It’s a fear of the unknown again. It’s the need to always kick someone lower than yourself, which involves deciding that someone is lower.  For this lad at an un-named school, someone foreign is below him.  She didn’t even register as a person.

“Yeah, he (me) was trying to get me in trouble with Mr. P the other day, saying I was spittin’ at people!”

“You were!” I growled (adrenalin surging through my body)

“That’s fucking bullshit!” He stormed, “I only spat at that one, foreign, woman! You’re a fucking liar!!!”


Do you ever challenge someone when you think that they are behaving badly?  I don’t always, sometimes you have to be aware of your personal safety.  But I do think that it is our responsibility as adults to help guide and teach children the way we would like them to behave in our society.  I do think that if you can instill ideals of respect and politeness then we wouldn’t have such issues with teenagers.  Of course some of them will still be dicks but we can but try, eh?



What do you think?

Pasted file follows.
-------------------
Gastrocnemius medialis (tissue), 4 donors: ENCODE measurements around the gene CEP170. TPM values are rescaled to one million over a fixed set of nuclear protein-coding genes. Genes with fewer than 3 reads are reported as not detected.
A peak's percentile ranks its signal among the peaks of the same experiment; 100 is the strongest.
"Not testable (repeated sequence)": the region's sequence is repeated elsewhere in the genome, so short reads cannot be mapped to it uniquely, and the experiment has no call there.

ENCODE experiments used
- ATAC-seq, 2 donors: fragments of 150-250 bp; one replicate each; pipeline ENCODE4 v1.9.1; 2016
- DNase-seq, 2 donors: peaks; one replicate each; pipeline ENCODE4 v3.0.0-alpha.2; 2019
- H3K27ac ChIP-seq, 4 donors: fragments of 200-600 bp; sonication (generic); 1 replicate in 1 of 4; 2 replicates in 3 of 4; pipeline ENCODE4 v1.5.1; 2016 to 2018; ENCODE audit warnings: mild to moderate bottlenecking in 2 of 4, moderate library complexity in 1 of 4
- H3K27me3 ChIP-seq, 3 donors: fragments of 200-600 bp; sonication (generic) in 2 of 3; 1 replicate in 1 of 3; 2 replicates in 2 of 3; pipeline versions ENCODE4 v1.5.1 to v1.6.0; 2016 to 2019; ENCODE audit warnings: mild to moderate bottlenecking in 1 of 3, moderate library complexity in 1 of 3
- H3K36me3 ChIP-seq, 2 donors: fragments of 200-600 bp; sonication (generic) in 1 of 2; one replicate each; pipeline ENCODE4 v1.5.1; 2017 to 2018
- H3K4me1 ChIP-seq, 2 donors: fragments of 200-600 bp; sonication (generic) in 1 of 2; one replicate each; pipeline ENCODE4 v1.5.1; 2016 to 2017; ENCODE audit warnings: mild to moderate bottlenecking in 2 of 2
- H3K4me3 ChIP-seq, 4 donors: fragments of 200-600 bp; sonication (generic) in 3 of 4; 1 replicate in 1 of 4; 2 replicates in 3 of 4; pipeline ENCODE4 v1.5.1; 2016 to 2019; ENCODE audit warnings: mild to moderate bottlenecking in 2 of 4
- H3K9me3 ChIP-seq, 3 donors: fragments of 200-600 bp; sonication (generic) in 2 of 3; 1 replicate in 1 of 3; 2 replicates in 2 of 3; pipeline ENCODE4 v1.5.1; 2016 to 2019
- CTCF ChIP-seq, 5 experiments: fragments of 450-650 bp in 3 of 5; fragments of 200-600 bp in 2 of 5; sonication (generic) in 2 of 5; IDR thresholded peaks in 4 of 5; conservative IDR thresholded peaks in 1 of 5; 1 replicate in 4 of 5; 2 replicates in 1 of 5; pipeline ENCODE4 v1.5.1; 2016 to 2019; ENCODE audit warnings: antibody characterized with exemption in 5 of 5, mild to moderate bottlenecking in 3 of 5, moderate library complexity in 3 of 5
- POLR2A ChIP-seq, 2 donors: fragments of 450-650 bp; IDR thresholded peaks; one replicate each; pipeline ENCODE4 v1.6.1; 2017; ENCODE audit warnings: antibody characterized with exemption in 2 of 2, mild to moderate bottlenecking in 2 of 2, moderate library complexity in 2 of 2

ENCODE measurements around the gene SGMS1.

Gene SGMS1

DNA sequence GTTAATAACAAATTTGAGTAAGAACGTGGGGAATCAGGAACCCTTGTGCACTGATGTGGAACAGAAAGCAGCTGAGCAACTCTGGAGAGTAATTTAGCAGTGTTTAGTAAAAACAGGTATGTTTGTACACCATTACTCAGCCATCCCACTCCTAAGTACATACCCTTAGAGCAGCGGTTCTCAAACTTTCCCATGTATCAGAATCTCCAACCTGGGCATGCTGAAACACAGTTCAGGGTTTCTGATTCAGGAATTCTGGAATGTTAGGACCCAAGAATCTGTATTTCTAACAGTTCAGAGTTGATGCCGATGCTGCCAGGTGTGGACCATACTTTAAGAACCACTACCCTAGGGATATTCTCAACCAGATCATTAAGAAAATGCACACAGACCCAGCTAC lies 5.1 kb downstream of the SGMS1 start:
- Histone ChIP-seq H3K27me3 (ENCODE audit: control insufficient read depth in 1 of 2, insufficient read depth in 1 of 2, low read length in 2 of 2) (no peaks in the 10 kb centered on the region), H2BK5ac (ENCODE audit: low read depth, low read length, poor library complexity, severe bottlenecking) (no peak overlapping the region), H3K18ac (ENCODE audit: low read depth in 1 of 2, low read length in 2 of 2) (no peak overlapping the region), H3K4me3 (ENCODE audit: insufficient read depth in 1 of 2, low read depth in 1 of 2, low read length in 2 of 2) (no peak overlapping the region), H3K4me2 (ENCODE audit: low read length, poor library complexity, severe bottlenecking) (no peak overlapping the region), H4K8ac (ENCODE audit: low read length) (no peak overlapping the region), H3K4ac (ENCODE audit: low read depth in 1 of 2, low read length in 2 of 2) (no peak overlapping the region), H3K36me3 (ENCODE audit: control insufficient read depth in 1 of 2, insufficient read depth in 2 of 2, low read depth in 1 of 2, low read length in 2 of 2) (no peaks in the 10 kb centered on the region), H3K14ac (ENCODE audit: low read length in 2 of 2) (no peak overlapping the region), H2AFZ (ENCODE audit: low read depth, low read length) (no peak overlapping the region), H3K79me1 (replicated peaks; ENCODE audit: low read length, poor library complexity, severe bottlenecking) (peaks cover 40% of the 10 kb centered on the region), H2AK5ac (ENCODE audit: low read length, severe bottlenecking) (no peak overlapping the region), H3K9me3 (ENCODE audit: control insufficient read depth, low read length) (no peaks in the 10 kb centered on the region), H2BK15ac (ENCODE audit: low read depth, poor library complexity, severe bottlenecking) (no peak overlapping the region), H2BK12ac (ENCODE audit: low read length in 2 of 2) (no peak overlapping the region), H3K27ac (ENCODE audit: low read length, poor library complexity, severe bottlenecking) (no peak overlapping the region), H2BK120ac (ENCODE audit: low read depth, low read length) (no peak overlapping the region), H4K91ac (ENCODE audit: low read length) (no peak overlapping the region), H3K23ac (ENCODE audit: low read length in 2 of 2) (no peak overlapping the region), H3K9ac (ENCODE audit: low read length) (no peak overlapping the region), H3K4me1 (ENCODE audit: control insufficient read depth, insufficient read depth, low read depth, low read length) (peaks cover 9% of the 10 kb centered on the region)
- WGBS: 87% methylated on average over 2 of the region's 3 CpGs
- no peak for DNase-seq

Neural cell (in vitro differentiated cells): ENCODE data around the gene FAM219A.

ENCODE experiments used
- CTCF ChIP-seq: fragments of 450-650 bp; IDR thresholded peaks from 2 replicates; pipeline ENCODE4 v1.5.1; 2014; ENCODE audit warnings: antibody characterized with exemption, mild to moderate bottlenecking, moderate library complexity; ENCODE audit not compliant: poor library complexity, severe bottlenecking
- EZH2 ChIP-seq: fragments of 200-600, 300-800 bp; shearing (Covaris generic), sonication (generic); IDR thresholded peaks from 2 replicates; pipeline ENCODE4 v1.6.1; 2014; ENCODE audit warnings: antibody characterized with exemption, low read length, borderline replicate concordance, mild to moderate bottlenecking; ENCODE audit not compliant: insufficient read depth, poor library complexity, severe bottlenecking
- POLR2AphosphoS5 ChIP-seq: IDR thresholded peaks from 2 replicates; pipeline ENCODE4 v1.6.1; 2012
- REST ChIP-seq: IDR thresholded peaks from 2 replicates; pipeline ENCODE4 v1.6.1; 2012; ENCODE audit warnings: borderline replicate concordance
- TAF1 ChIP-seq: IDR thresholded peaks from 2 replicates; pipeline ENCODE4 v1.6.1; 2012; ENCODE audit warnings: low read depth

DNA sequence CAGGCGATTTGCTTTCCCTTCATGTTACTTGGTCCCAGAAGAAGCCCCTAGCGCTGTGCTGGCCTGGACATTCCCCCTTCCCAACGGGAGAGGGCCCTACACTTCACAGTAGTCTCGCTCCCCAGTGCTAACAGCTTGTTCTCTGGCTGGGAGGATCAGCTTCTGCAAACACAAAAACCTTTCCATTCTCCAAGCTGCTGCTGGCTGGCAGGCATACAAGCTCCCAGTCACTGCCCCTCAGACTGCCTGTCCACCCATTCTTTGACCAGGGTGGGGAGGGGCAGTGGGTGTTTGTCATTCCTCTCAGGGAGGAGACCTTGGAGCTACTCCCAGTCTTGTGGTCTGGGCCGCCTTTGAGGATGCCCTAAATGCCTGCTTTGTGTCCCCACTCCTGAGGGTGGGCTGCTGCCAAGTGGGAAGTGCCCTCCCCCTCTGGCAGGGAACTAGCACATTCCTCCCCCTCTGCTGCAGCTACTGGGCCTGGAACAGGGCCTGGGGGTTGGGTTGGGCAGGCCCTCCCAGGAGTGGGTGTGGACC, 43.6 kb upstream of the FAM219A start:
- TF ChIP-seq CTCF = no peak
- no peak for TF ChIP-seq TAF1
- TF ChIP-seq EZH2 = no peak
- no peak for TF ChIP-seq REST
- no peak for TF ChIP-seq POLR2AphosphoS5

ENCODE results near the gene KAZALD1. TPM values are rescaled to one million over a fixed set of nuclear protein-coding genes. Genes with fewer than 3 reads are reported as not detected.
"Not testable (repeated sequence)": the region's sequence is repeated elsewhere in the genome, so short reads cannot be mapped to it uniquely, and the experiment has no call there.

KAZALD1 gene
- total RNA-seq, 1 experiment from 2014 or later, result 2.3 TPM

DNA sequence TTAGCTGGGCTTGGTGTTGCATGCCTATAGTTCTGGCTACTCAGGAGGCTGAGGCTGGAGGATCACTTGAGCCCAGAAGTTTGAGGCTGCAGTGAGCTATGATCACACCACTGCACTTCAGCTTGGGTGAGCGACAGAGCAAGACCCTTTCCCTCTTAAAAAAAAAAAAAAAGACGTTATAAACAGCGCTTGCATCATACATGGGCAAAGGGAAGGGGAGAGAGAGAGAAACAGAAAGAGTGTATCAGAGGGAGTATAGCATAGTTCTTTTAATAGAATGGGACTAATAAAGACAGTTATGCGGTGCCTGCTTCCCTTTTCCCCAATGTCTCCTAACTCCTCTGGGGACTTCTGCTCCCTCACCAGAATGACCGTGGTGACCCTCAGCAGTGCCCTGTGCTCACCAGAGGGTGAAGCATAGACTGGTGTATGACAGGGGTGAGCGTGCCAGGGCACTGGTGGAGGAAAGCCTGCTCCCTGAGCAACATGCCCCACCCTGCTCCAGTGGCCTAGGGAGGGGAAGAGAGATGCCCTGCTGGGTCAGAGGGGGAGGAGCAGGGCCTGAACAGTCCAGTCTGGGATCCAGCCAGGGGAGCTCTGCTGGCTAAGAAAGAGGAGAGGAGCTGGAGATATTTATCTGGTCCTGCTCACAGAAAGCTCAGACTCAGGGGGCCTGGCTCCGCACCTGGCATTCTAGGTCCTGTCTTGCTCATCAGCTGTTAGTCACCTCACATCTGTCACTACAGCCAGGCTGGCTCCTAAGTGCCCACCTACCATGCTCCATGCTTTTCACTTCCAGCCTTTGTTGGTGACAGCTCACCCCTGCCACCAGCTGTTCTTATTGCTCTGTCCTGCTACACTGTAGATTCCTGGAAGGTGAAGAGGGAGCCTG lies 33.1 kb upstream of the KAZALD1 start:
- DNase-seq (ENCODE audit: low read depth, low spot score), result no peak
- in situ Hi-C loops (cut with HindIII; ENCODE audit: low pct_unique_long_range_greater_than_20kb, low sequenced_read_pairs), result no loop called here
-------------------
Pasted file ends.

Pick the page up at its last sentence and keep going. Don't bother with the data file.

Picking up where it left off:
Please leave your comments below. 


2 thoughts on “Response: A Teacher’s Tale

  1. I agree with everything you say, but I’m a coward and don’t always speak up where I should. I really worry about the way kids are growing up, to have no respect for anyone, people, animals, etc. I mostly think it;s down to parents. Not sure what can be done.

  2. Well said – as a teacher I do correct such behaviour and I am in a school where things like this aren’t brushed under the carpet. Nonetheless in a very white middle class school in the Home Counties there are feelings of xenophobia and some racism. Parents are the key and you can tell the students who don’t have the parental support.